Why does it make sense for Indian investors to diversify in US stocks?

The US stock market offers investment opportunities in some of the top companies of the world.

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As a beginner, here are some sectors that one may consider investing in the US stock market.

By Raj Gandhi

Investing about 15-20 per cent of your portfolio in US markets makes a good investment strategy against two major risks – rupee depreciation and inflation. It also works well with aligning financial goals to future Dollar goals – higher education for children, a destination wedding, international holidays, purchasing real estate overseas.

Diversification does not only equate to minimisation of risk. The US Markets offer investment opportunities among the top companies of the world. One need not limit themselves to corporates that operate within the same geography and actually include megaliths that have the largest market capitalization in the world.

As a beginner, here are some sectors that one may consider investing in the US stock market.

Banking and Financial Services

It’s no wonder Warren Buffett loves bank stocks. The legendary billionaire investor has more than $80 billion of the $330 billion Berkshire Hathaway (NYSE:BRK.A) (NYSE:BRK.B) stock portfolio invested in this one industry.

The reason is simple: Bank stocks possess many of the Buffett must-haves. First, banks serve an important societal need that will never go away. Second, banking business models are relatively simple to understand. Third, despite the health of many banks improving dramatically since the 2008 financial crisis, some bank stocks are trading at a bargain — a key indicator that now is the best time to invest.

Pharmaceuticals and Biotechnology

Early-stage biotech companies are prone to wild swings in revenue due to going from nearly no revenue to having a significant revenue stream once a drug is approved or a partnership with another company is reached. That means that growth numbers have to be thought of more as indicative of the company having achieved some sort of breakthrough regarding where they were with research, corporate partnerships, or other events in their corporate lifecycle, rather than how you’d normally think of growth.

Artificial Intelligence

Generating alpha: For firms seeking organic growth through outperformance, adopting alternative data sets and Artificial Intelligence (AI) have proved to be a differentiating factor for generating additional alpha.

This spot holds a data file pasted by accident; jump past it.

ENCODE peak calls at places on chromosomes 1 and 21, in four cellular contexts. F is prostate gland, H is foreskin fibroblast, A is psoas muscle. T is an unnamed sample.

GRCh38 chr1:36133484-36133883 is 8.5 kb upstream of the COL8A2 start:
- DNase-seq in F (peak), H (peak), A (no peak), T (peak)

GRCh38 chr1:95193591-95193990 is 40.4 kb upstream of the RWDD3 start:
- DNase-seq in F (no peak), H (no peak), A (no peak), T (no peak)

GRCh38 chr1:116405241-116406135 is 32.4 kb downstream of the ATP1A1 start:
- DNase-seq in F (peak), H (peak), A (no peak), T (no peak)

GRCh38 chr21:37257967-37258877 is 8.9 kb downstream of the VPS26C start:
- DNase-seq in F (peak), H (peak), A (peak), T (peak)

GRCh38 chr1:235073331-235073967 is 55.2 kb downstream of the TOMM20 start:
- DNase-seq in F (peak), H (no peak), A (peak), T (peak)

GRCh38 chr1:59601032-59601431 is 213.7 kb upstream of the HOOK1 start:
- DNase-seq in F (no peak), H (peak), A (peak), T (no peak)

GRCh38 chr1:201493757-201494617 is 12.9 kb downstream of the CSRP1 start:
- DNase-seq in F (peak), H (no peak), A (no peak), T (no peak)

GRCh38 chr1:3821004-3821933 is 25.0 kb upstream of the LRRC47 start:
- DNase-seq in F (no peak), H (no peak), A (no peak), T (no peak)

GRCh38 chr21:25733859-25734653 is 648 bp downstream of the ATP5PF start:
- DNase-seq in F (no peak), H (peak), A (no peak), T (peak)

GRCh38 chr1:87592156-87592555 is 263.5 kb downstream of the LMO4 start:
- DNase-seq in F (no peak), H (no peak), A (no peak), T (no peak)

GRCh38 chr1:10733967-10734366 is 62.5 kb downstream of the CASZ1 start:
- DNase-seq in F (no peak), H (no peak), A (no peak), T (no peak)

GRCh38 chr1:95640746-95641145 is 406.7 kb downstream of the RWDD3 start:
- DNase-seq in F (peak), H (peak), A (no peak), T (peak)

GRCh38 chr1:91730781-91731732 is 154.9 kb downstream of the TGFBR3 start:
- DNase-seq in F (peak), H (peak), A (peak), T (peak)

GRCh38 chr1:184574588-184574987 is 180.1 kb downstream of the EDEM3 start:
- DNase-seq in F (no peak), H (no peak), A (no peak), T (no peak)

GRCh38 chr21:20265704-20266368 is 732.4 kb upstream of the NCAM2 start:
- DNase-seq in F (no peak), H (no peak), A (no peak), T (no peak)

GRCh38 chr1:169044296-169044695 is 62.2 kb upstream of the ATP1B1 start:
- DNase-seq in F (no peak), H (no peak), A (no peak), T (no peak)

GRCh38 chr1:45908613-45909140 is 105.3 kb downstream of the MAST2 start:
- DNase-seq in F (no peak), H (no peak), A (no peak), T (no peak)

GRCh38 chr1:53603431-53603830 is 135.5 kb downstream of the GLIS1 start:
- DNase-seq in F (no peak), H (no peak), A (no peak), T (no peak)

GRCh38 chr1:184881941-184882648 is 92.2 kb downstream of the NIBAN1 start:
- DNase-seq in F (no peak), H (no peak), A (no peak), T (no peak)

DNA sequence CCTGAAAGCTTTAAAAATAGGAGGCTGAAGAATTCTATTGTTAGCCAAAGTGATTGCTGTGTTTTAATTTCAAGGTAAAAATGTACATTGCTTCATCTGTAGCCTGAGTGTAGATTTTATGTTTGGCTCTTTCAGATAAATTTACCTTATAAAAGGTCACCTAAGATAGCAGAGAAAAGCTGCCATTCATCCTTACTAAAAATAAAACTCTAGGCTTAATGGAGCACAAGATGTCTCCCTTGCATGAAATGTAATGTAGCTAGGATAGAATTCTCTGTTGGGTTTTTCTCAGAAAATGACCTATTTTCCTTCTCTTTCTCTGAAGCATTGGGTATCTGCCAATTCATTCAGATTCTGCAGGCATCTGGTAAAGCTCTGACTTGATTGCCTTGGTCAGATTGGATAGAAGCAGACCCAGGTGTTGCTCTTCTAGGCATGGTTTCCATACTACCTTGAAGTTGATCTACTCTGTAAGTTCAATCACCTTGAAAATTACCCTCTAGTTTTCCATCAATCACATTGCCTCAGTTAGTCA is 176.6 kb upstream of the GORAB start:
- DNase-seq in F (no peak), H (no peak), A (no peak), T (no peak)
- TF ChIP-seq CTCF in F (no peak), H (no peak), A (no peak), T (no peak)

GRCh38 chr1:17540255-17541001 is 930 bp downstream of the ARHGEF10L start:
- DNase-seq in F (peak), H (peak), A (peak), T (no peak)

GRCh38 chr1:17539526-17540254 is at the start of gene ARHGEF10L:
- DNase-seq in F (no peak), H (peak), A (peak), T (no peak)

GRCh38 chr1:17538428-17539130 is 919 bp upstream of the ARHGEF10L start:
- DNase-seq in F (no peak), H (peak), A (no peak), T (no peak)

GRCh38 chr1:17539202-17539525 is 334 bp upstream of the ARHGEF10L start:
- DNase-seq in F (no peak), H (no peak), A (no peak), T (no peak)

Enhancing operational efficiency: Firms will continue to deploy AI and advanced automation to continuously improve the efficiency of their operations. Beyond this, firms can transform these traditional cost centres into AI-enabled “as a service” offerings.

Improving product and content distribution: Customer experience is a new battleground and AI is helping advisors to generate more insights, customise content more effectively, and deliver it to clients with greater agility and speed.

Managing risk: AI is a game changer for risk management. AI equips firms with the tools to bolster compliance and risk management functions, augment and automate data analysis, and anticipate and manage ambiguous events.

AI is created through machine learning, which involves training a system with huge amounts of data. It then uses the trained system to make inferences about new data it’s never seen.

The simplest example is a system designed to detect objects in images. Images with those objects are provided to the system, which “learns” how to detect those objects in other images. The more objects in images it detects, the more accurate the detection system becomes.

Companies employ artificial intelligence in two main ways. Many tech companies use AI to make their existing operations more powerful such as through high-profile applications, including robotics, self-driving cars, and virtual assistants. Google, a subsidiary of Alphabet (NASDAQ:GOOGL), (NASDAQ:GOOG), uses AI to filter out spam for Gmail users. Amazon (NASDAQ:AMZN) uses AI to recommend products to customers, while Netflix (NASDAQ:NFLX) uses AI to guide content creation and recommendations.

Cloud Computing

These are companies that serve the cloud and help make it run. They supply the software, the hardware, and services needed to keep the cloud going. Companies like Dell Technologies and Intel are part of this group. They own the biggest data centres and control the flow of information across the cloud. These include companies like Meta (formerly Facebook), Alphabet (Google’s parent company), Apple, Amazon.com, and Microsoft.

Another faction of cloud computing includes cloud service companies. They are the major players delivering information and services across the internet – often they are offering services that weren’t possible before the internet developed, or have migrated their services to be internet based. Salesforce.com and Netflix.com are examples of web-based businesses that rely on the cloud for their primary business model.

(Author is Co-founder, DollarBull Fintech Platform empowering Indian investors with global investing solutions)

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